The Conner women are dealing with their own emotional baggage, and that also involves the losses of their spouses. Becky keeps Harris’s secret about getting caught by the police with a group of underage drinkers, but when Darlene finds out, she’s angry at Harris for lying and drinking, and at Becky for not sharing the info. She tries to impress upon Harris that continuing to make bad choices could derail her future, and in her anger at her daughter and her sister, Darlene points to Becky as the example of where bad decisions can lead.
Becky overhears the conversation. The whole family uses Becky’s mistakes as a punchline on a regular basis, but Darlene’s dig is particularly painful. Becky had been ready to give up her unborn child, afraid she would be unable to be a good mother to the baby. It was Darlene she went to for support, sharing her vulnerability with her sarcastic sis. Darlene assured Becky she was tougher and more capable than she thought, and it was that boost of confidence from Darlene that led Becky to decide she was at least strong enough to try to raise her child herself.
And it’s Darlene’s powerful remark to Harris that has Becky doubting herself all over again. When Darlene tracks Becky down at a pool hall, they have it out. Becky’s angry, and not just about Darlene’s latest cruel judgment. She reminds Darlene of when and why she started drinking so heavily. It was following the death of her husband, Mark. Becky had allowed herself to be vulnerable with Darlene then, too, writing to Darlene and telling her she needed her, asking her to return to Lanford.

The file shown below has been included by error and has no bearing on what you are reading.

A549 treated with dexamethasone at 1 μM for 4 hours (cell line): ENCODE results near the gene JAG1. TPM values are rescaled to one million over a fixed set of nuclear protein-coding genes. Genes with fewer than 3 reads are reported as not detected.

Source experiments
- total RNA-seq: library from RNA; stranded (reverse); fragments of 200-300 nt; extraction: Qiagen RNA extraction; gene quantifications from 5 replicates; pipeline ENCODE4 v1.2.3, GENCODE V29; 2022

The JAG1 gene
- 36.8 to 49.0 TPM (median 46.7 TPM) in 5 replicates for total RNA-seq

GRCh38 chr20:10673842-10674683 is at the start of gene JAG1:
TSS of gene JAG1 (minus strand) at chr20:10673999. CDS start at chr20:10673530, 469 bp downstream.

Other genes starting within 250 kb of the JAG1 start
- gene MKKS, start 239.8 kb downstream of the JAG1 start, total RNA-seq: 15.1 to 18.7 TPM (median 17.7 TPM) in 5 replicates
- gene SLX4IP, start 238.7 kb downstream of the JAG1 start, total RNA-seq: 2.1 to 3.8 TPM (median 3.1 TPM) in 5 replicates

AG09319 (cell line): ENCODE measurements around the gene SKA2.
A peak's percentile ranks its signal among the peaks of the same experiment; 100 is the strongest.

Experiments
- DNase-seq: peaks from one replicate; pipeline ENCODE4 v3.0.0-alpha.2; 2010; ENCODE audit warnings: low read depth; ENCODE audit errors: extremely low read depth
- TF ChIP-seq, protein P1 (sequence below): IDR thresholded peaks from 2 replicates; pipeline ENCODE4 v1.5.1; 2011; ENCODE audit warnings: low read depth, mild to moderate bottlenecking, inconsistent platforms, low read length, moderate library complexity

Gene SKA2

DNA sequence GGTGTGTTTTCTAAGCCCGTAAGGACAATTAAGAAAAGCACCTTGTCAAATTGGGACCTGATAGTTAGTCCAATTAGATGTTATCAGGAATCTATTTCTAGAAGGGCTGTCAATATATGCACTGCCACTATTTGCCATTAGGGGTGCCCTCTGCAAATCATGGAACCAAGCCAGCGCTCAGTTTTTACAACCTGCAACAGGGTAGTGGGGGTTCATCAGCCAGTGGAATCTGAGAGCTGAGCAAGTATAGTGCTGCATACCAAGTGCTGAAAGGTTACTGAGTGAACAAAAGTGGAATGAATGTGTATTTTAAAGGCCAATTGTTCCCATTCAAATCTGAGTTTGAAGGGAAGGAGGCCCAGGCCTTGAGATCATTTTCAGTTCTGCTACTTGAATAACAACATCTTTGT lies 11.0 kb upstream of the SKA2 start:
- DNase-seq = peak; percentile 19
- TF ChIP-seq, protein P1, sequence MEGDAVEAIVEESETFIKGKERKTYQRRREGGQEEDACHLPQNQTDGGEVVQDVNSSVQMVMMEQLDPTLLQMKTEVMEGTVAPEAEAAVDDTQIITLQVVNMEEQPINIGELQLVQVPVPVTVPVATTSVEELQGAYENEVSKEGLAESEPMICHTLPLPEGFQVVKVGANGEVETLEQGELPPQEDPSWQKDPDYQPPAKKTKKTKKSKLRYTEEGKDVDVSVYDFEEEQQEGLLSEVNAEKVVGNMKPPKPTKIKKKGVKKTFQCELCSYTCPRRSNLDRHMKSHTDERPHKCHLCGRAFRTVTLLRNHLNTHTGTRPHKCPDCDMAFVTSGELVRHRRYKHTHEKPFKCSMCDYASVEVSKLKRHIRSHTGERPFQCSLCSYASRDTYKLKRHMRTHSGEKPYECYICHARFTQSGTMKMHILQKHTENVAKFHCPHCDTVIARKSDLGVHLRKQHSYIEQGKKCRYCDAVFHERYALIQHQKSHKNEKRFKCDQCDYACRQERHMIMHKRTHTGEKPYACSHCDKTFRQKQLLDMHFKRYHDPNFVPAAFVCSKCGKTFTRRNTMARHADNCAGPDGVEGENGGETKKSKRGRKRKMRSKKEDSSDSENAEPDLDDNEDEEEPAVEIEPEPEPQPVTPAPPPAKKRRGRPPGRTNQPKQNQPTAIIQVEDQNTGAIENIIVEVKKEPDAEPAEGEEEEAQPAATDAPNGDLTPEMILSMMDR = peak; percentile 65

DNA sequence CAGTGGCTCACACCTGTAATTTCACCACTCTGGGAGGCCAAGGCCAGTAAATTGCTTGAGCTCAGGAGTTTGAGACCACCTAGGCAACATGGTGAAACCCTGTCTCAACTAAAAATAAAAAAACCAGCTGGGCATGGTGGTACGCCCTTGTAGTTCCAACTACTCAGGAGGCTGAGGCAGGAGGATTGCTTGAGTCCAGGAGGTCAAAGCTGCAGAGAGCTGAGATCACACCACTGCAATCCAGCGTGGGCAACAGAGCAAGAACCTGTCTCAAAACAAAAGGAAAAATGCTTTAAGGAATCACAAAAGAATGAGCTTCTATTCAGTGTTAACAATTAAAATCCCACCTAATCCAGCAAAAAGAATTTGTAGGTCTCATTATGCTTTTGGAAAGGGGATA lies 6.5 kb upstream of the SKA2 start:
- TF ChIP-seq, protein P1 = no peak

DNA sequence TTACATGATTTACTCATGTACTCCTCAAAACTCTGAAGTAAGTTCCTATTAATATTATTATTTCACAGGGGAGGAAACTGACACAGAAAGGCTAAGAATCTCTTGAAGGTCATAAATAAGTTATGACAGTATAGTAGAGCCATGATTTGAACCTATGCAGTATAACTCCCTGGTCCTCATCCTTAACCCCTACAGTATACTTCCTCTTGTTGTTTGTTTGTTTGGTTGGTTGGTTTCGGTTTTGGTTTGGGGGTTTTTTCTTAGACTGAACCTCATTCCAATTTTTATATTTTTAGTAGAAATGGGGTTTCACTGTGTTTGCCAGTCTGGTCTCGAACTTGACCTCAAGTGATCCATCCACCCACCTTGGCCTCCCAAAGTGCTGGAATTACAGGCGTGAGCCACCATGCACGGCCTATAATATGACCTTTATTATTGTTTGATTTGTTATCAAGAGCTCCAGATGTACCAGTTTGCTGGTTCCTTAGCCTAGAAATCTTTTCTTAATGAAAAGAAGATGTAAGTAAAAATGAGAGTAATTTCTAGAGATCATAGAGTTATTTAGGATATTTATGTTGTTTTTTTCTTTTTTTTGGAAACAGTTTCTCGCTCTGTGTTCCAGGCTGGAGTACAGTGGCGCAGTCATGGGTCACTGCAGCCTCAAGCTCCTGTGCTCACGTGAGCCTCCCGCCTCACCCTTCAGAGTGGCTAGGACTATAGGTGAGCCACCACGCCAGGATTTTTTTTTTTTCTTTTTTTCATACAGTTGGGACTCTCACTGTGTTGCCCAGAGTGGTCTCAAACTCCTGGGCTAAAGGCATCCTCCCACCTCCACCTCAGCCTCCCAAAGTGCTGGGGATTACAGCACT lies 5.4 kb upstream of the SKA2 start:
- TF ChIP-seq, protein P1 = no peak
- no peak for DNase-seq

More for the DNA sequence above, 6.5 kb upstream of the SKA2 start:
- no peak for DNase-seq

Darlene didn’t. Not because she didn’t care, but because her own life was falling apart, she reminds her sister. Harris was just 5, and Darlene was pregnant with Mark. That’s when David left her.
She asks why Becky had never shared how hurt she was that Darlene didn’t come home when she needed her all those years ago.
“Because I didn’t want you to know how much I needed you,” Becky says. “Because you never need me. I hate being the needy one. When we were kids, I was the one who had it all together, and you were just the depressed little freak.”
Darlene tells her they’re not so different. “I’m a depressed adult freak, with just as many problems as you.
“And you think I don’t need you? Why do you think I came back here in the first place? Not just for mom and dad.”
Darlene and Becky’s relationship has always been complicated, as they went from being co-conspirators against the firm parental hands of Dan and Roseanne to being at odds as their paths diverged with Darlene’s angsty teen depression and Becky’s ambition-crushing relationship with Mark.